With today's launch of the Amazon Echo Show, a handful of third-party skills have started taking full advantage of the device's touchscreen. Ask Alexa for movie suggestions from Fandango, for instance, and you can scroll through a list of nearby theaters, tap on the movie you want to see, and buy tickets. Set up a restaurant reservation in OpenTable, and all the details will appear in text before you confirm. Other Echo Show-optimized skills include Uber, All Recipes, CapitalOne, Bloomberg, CNN, and Jeopardy.

Those visual cues and touch controls are a big part of the Echo Show's appeal, but during our review period, they weren't available to the thousands of third-party Alexa skills that developers have created. As more developers optimize their skills for touchscreens, the Echo Show will become much more useful, and Alexa will become a lot more practical on other devices like car dashboards and smartphones.

06.28.17 | 12:58 pm

Sarah Palin is suing the New York Times with lawyers who also helped Hulk Hogan sue Gawker

Yesterday Sarah Palin filed a lawsuit against the New York Times, claiming defamation over an editorial that she says linked her to the 2011 mass shooting involving Gabrielle Giffords. According to the lawsuit, the article "falsely stated" that Palin encouraged the attack. The Times later issued a correction. While the lawsuit itself is interesting, there's something else noteworthy: the lawyers.

BuzzFeed's Ryan Mac tweets:

It seems like certain lawyers are creating a cottage industry for themselves in defamation lawsuits against the media. Hogan's other lawyer, Charles Harder, is now involved in a lawsuit against Deadspin. He also represented Melania Trump in a lawsuit against the Daily Mail. Free speech, beware. 

06.28.17 | 12:52 pm

Meet the hologram-making, Singularity University alum who wants to reimagine theater

Theater geeks like me tend to recoil in horror when we hear about stage initiatives that incorporate a lot of technology, so I was skeptical when I heard about Patty Rangel's new R&D project at D.C.'s Arena Stage. Rangel, an accomplished holographer and Singularity University alum, will embark on a year-long residency to experiment with a variety of new technologies—everything from life-size VR and AR to vibro-acoustics and gaming environments—that could one day be incorporated into stage productions.

It sounds overwhelming, but Rangel says the goal is infuse mixed-reality storytelling in a way that doesn't take away from the core theatergoing experience. In other words, she's not expecting audience members to strap on VR headsets or download Pokémon Go-style apps before a show.

"What I'm trying to do is make it a seamless integration of technology into the production design," Rangel tells me. "So it doesn't become about you taking out your phone and seeing a segment of the play in augmented reality. That's fun—it's a different type of user experience—but we're really trying to focus on the stories and the cohesiveness of the audience experience."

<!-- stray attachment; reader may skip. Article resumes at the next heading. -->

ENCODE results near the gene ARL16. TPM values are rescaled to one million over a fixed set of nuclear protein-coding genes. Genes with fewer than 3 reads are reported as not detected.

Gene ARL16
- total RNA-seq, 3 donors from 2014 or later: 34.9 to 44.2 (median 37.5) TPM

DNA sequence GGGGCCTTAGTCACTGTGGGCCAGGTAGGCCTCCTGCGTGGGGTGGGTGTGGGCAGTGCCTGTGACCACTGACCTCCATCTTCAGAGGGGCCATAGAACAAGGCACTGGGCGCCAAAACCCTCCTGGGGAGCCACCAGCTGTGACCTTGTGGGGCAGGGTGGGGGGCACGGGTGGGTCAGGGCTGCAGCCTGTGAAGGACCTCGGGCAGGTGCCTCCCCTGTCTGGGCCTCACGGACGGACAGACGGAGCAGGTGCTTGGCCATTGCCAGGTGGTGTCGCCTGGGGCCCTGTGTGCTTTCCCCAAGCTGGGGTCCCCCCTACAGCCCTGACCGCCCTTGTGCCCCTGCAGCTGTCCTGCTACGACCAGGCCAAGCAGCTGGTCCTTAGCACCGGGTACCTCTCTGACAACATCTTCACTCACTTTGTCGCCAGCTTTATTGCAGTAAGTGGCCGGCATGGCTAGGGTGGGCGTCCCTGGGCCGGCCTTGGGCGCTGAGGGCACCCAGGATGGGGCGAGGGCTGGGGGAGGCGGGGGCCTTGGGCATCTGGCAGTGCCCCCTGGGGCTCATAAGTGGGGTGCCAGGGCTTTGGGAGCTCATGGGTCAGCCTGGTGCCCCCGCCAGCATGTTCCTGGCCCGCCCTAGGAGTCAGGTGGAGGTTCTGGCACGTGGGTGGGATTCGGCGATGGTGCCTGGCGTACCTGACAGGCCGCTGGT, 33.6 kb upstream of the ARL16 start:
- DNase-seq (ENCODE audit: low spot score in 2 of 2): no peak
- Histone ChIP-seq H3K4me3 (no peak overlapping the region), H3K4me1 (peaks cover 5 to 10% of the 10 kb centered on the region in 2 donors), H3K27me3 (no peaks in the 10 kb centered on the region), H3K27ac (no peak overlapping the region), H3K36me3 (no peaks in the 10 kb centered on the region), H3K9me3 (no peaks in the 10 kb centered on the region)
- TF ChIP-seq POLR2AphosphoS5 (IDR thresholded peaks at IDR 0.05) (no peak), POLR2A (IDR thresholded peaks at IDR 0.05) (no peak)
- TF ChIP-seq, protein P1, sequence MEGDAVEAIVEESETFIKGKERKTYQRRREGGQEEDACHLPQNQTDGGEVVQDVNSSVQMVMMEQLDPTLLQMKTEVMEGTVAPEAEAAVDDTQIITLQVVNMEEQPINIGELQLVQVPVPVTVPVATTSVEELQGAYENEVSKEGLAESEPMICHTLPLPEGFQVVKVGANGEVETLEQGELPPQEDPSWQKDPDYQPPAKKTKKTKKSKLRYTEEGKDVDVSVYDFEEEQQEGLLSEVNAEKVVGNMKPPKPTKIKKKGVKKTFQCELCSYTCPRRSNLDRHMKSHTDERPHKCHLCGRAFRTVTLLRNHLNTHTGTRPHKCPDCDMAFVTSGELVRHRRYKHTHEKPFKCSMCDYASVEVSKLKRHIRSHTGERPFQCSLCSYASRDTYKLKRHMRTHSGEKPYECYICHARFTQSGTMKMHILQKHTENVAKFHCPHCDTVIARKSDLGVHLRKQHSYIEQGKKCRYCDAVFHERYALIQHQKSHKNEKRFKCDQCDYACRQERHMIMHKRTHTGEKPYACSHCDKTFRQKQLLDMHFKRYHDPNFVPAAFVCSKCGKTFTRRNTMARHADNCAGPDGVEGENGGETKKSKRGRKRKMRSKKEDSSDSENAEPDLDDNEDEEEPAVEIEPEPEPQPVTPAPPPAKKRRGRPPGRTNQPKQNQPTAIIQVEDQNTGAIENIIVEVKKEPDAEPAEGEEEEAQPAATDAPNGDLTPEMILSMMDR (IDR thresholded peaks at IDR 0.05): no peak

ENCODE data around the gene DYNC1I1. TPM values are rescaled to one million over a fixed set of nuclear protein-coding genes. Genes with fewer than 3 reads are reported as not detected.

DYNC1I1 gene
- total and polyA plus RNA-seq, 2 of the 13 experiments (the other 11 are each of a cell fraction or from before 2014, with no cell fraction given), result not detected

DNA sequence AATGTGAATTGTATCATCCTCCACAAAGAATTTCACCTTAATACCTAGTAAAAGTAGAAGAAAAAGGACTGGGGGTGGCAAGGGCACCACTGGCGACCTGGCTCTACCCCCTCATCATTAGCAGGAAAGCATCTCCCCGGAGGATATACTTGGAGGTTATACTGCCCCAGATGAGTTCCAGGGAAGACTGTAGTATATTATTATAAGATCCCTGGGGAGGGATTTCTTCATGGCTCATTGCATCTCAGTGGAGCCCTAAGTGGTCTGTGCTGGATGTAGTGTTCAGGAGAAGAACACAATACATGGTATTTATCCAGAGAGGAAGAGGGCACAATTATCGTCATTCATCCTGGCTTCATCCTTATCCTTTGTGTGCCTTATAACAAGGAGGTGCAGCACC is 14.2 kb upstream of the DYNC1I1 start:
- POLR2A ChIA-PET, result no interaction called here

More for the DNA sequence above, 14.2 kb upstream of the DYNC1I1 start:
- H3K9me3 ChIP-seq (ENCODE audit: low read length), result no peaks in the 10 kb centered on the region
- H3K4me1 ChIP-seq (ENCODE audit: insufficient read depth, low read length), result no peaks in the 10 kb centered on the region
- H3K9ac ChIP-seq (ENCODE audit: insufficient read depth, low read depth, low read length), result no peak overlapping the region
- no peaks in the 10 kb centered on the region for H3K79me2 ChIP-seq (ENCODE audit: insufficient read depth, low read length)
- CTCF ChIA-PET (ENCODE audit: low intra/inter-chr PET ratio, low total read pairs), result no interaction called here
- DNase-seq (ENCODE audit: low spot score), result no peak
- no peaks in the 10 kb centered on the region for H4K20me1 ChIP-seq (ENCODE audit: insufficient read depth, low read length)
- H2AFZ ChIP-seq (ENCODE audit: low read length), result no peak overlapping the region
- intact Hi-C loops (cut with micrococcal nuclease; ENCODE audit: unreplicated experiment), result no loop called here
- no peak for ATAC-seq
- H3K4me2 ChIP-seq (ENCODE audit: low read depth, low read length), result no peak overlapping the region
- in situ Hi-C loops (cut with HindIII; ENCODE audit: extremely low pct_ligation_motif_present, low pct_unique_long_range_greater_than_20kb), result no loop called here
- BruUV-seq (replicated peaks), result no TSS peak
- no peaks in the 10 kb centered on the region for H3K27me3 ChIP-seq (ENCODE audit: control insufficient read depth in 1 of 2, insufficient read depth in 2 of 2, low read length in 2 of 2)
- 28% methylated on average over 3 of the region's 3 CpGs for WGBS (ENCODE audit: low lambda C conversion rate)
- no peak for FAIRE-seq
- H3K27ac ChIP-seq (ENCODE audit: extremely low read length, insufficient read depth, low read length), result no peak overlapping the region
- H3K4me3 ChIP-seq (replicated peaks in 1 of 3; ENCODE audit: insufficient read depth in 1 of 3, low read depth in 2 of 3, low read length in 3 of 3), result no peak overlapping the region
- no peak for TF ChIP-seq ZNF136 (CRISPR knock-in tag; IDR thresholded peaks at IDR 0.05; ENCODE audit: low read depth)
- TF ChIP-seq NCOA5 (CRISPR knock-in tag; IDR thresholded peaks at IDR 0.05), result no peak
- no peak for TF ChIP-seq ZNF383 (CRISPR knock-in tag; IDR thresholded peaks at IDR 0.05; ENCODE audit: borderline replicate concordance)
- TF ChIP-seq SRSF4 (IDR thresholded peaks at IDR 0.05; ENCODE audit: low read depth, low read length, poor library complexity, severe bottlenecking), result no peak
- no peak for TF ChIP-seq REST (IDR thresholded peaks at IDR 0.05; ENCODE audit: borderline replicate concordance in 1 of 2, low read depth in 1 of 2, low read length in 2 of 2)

Rangel seems like the perfect person to pull this off. In addition to her tech background (her past work led to the creation of that Tupac hologram), she's also a graduate of the theater producing program at CalArts. And of course, Arena Stage recently brought us the social media-infused Dear Evan Hansen, which just won a bunch of Tonys. I'm looking forward to seeing what these folks cook up.   

[Image Courtesy of Patty Rangel]

Update: An earlier version of this article incorrectly implied that Singularity University is affiliated with NASA. It is on the NASA campus, but the two are not linked.

06.28.17 | 11:04 am

This map from Zocdoc shows which health benefits people search for most in different states

As you may have heard from every single TV, radio, and web outlet, Congress is fiddling with the Affordable Care Act, hoping to overhaul it completely, and according to the CBO leave some 22 million people without health coverage. Zocdoc decided to take a look at the health care services that people in each state are most anxious about to determine what they consider to be essential health benefits. They analyzed millions of searches from their medical appointment booking platform to figure out why people were visiting their doctors in each state. (Don't worry, they anonymized the search results so no one but your doctor needs to know about that weird rash that popped up after your last trip to the Piggly Wiggly). 

Zocdoc mapped the results, which could theoretically be used by senators to know what specifically is important to their constituents. For instance, senators from Texas may be interested to know that their voters are very concerned about pregnancy. Constituents in 11 states are very concerned about the state of preventive and well woman visits, while senators from Minnesota, Wisconsin, Kentucky, Virginia, and more should not touch mental health benefits. As for representatives from Illinois, they should probably make sure ADD meds are covered in the ACHA.

[Image: Zocdoc]